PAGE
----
One good thing came out of the Steve Jobs story. Apple (AAPL) stock rebounded, as I assumed it would, proving at least this one time that investors can ignore the noise and act rationally.
For reasons I have recently outlined on Seeking Alpha, AAPL is once again a buy. Heading into the holiday season, amidst all of the uncertainty, the stock provides a safe haven for investors. They'll sell the Landrover if they have to or find a boarder for the spare room, but an Apple product will end up under every upper middle class family's Christmas tree this year.
Buy the stock outright and sell puts until you're blue in the face, AAPL is a lock going into 2012. That being said, I'm still not happy. In fact, I'm sort of mad.
Not only do we have to endure the insensitive and unnecessary discussions about the man's health and personal life, but we have to listen to drivel that has become typical in our society - Who is the next Steve Jobs?
In case you missed it, TheStreet.com, a website I tend to really like 98% of the time, has an incredibly unscientific poll working right now. It's like really bad talk radio. America, here are your choices - Jeff Bezos of Amazon.com (AMZN), Reed Hastings of Netflix (NFLX), Lary Page of Google (GOOG), Mark Zuckerberg of Facebook and Elon Musk of Tesla (TSLA) - you have the floor, tell us who you think is the next Steve Jobs!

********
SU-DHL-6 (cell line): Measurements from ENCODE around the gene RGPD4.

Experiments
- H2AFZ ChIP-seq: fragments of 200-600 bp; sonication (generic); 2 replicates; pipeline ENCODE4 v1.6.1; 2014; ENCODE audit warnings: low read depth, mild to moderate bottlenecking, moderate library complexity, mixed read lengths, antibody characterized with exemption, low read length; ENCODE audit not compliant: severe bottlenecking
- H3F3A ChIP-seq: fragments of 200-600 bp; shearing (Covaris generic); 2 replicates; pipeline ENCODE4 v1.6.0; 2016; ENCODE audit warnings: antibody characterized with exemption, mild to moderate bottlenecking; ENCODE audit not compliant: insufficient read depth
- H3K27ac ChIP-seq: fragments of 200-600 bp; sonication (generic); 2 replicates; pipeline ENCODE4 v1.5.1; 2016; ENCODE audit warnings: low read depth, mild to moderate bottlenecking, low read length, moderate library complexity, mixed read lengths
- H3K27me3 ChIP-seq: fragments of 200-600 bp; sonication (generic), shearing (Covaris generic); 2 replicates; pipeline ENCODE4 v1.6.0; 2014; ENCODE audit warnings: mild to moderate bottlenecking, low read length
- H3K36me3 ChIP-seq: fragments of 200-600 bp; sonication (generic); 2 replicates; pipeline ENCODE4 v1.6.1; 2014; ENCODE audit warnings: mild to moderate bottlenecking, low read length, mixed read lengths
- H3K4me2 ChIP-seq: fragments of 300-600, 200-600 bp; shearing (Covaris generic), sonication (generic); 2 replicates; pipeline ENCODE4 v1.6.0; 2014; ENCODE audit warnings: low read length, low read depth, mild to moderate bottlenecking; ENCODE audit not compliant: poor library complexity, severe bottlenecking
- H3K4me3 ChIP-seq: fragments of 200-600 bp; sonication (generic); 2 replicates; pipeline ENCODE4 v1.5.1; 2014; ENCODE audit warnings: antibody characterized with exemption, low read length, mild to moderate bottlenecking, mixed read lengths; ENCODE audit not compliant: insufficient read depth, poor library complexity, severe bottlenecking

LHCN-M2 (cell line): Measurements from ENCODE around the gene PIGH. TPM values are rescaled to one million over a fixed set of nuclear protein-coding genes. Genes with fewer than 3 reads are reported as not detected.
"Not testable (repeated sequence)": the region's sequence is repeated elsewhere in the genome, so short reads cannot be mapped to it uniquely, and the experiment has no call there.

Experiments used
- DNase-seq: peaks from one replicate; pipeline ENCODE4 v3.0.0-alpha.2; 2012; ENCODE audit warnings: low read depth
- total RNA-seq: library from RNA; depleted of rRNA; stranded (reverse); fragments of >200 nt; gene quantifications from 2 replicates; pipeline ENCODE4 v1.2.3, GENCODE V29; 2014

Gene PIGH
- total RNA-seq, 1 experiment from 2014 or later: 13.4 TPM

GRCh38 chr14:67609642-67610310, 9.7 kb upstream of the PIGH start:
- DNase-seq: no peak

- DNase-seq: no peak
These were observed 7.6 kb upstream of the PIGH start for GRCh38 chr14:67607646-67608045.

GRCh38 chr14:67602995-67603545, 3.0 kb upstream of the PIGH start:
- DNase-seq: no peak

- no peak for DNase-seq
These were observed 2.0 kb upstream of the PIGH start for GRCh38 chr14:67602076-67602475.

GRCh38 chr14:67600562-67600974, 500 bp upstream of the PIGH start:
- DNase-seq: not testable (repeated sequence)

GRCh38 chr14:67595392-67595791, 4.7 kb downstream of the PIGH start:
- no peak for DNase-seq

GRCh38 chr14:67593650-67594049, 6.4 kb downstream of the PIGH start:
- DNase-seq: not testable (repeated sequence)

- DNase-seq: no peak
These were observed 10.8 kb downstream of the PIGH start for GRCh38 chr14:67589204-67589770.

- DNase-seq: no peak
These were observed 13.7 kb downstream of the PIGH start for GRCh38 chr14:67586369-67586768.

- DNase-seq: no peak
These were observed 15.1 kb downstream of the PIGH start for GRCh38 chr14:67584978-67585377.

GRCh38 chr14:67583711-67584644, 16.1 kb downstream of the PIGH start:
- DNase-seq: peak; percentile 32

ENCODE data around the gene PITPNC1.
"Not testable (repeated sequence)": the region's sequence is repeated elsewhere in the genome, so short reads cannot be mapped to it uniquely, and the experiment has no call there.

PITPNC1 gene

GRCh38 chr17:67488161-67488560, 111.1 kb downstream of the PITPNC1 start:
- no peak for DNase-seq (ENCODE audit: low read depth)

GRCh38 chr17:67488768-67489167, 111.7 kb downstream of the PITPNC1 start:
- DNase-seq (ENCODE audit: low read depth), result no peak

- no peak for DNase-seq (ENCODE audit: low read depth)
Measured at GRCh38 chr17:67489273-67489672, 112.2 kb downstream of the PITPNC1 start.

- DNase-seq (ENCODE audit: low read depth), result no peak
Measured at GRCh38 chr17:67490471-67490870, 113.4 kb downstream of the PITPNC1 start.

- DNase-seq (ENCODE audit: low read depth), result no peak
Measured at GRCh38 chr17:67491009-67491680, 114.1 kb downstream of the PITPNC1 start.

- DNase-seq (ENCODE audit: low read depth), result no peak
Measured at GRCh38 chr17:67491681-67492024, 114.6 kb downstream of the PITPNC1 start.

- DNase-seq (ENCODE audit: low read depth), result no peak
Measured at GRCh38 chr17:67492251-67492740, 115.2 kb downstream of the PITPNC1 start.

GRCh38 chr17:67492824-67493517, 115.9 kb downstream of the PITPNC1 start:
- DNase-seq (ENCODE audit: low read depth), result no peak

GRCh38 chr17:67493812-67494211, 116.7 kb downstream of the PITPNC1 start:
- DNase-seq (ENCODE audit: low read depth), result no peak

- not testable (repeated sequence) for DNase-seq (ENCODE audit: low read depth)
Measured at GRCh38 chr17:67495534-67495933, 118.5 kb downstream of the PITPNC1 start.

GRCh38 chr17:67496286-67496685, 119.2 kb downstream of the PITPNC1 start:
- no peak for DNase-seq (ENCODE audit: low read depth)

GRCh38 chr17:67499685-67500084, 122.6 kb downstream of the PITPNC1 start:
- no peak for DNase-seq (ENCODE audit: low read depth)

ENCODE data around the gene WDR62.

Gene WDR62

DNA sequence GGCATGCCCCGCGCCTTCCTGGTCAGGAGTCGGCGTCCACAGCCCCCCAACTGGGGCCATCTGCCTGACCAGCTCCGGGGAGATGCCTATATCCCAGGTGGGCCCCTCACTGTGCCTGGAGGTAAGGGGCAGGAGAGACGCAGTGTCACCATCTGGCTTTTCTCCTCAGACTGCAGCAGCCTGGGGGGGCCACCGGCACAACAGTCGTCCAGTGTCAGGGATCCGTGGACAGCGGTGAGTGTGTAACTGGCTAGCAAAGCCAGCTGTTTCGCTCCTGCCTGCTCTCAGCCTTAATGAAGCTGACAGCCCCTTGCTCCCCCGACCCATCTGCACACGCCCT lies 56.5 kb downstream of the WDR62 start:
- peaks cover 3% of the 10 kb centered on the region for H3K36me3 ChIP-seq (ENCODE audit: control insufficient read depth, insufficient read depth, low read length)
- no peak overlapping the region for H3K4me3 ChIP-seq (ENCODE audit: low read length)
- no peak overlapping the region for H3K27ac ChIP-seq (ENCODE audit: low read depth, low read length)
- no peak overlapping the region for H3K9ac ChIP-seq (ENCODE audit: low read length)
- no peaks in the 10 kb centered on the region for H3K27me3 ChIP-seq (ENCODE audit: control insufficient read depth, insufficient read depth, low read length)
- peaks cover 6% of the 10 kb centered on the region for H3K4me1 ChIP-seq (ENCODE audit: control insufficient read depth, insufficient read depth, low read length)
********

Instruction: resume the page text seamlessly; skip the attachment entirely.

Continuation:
These five candidates have all accomplished quite a bit. And each one of them will continue to do great things in their careers. Yes, even Hastings. After Netflix implodes, I have a hard time believing he won't be able to find a decent job or a helping hand.
I guess people eat this stuff up, but it troubles me that we live in a society that needs to pin success or failure on one person.
If you're a hockey fan, you probably hate hearing about "the next Gretzky." Ask Eric Lindros how that worked out. And if you're a Springsteen fan, you know that he was "the next Dylan." All of that talk proved to be nothing more than simplistic babbling. These types of comparisons just never work out.
The same people who think Apple will die a slow death because Jobs is no longer CEO will be the first to crucify Bezos, Hastings, Page, Zuckerberg or Musk if their respective companies falter. And, if Amazon, Netflix, Google, Facebook and Tesla continue to do well, the aforementioned will get all of the glory.
That's just what we do as Americans. You said heroes are needed, so heroes get made. And on the flip side, as an example, it really stinks for the president that Osama bin Laden is no longer around. He has nobody to direct the electorate's bitterness and rage toward.
Americans just hate layers of complexity. We prefer simplicity. Or better yet, we do whatever we can to keep ourselves from having to think.
Steve Jobs is Apple. Jeff Bezos is Amazon. Larry Page is Google. Mark Zuckerberg is Facebook. Elon Musk is Tesla. And bin Laden is public enemy No. 1. We pay scant attention to historically-rooted causes for this or for that. We don't take the time to study complicated and multi-faceted systems that breed success.